Medical Cannabis Patients Are Looking To The Black Market For Supply
As of Jan. 1, adult-use cannabis sales have been legal in San Diego, and many visitors have traveled long distances to witness the inside of an above-ground weed store. Business for legal cannabis storefronts is booming and the tourists are smiling; that is definitely a win for San Diego.
But there are some very real unintended consequences to these new state and local adult-use — meaning 21 and up — cannabis laws that continue to cause great concern.
Voice of San Diego CommentaryLegitimate patients who rely on cannabis to treat their serious ailments are being pushed back into an unsafe and unreliable underground market. Mothers, daughters and grandparents who use cannabis oil tinctures to combat various forms of cancer, epilepsy and Parkinson’s Disease are not sharing in the same giddiness that has overwhelmed the out-of-staters who are just searching for a quick euphoric buzz before heading home to Nebraska.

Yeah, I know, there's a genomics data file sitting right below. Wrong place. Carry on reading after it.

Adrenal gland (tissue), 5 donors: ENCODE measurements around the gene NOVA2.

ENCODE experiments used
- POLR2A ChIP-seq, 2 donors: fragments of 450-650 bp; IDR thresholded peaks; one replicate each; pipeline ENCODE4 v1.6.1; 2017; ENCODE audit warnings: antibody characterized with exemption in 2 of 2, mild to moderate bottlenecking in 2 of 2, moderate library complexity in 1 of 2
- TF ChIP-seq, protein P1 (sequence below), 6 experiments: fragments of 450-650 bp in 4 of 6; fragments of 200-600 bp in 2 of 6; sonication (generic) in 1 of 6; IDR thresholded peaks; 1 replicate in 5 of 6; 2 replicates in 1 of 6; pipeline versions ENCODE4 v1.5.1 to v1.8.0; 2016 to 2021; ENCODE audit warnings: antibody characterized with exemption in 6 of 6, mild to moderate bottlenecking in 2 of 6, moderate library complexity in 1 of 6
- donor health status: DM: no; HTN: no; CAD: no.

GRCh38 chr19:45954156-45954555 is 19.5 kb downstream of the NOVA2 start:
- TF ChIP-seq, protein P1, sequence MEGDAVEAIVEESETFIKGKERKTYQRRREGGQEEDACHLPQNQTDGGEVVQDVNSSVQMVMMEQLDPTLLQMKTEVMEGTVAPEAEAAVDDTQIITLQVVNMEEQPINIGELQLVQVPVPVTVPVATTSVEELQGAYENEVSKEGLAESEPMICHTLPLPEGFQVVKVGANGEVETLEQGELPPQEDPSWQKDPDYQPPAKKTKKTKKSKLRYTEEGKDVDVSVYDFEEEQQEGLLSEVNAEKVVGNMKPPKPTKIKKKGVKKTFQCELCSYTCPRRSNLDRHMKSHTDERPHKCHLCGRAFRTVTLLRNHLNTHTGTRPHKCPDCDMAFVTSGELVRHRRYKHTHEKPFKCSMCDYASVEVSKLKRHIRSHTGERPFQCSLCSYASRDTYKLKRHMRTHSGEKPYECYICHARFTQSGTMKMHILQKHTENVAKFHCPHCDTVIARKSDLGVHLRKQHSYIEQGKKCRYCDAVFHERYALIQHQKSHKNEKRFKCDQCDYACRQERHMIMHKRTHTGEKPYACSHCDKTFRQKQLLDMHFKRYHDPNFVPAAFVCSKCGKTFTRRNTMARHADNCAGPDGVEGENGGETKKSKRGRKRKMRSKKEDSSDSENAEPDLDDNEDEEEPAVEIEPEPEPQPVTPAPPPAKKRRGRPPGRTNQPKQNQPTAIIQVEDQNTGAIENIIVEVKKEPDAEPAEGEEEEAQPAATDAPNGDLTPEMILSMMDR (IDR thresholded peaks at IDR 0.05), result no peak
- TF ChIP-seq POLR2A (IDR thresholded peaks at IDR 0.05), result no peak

With only 12 retail outlets licensed to sell cannabis in San Diego, the lines and wait times to buy product in these stores have been extremely challenging to endure for disabled and cancer patients. One elderly woman told me that as she stood waiting for 35 minutes outside of one of these stores, surrounded by 20-somethings, she felt “out of place” and described the entire experience as “physically exhausting.”
It is not my intention to demonize legal storefronts. The state has created an overly complicated regulatory structure that has made it extremely costly to be compliant and profitable. These stores are battling ridiculously high state and local taxes, threats of federal intervention and an underground marketplace that seems to grow larger every day. I empathize with the pressure storefronts are under to turn a profit, and I do not judge them for catering to tourists with disposable income who are more than happy to pay the extra taxes necessary to enjoy legal cannabis in California.